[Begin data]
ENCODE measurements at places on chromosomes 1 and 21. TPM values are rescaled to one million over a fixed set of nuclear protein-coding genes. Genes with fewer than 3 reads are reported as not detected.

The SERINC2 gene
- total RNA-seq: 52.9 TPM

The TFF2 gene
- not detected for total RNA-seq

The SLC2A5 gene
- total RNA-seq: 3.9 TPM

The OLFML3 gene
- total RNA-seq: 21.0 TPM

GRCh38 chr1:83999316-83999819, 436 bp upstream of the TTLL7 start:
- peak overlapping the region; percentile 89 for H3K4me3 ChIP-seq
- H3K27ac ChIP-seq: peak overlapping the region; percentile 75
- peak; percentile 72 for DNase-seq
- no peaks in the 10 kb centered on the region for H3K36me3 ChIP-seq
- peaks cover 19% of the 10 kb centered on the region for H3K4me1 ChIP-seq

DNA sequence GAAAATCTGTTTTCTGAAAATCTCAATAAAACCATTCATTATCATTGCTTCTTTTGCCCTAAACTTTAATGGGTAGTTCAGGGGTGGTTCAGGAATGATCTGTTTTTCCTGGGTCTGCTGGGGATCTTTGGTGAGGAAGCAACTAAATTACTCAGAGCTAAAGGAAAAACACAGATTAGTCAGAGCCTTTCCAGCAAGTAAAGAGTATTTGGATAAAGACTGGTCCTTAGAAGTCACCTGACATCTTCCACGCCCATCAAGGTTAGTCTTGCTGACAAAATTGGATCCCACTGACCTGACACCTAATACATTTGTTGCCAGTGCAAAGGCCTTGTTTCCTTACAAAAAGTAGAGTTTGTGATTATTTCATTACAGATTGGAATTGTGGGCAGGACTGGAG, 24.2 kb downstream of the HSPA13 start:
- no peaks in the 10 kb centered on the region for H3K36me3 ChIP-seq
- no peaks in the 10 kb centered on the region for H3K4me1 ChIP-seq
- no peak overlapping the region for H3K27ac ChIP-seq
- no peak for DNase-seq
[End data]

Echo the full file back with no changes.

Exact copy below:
ENCODE measurements at places on chromosomes 1 and 21. TPM values are rescaled to one million over a fixed set of nuclear protein-coding genes. Genes with fewer than 3 reads are reported as not detected.

The SERINC2 gene
- total RNA-seq: 52.9 TPM

The TFF2 gene
- not detected for total RNA-seq

The SLC2A5 gene
- total RNA-seq: 3.9 TPM

The OLFML3 gene
- total RNA-seq: 21.0 TPM

GRCh38 chr1:83999316-83999819, 436 bp upstream of the TTLL7 start:
- peak overlapping the region; percentile 89 for H3K4me3 ChIP-seq
- H3K27ac ChIP-seq: peak overlapping the region; percentile 75
- peak; percentile 72 for DNase-seq
- no peaks in the 10 kb centered on the region for H3K36me3 ChIP-seq
- peaks cover 19% of the 10 kb centered on the region for H3K4me1 ChIP-seq

DNA sequence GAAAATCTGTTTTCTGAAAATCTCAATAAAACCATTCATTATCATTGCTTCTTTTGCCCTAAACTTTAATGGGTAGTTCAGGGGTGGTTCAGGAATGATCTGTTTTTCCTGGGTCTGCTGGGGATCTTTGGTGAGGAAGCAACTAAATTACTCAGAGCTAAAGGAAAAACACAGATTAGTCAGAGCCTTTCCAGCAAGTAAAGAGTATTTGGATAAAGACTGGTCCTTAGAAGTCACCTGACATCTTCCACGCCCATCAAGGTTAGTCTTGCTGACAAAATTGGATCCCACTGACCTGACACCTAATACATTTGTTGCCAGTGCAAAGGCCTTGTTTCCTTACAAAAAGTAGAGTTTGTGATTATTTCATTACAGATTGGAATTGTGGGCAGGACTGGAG, 24.2 kb downstream of the HSPA13 start:
- no peaks in the 10 kb centered on the region for H3K36me3 ChIP-seq
- no peaks in the 10 kb centered on the region for H3K4me1 ChIP-seq
- no peak overlapping the region for H3K27ac ChIP-seq
- no peak for DNase-seq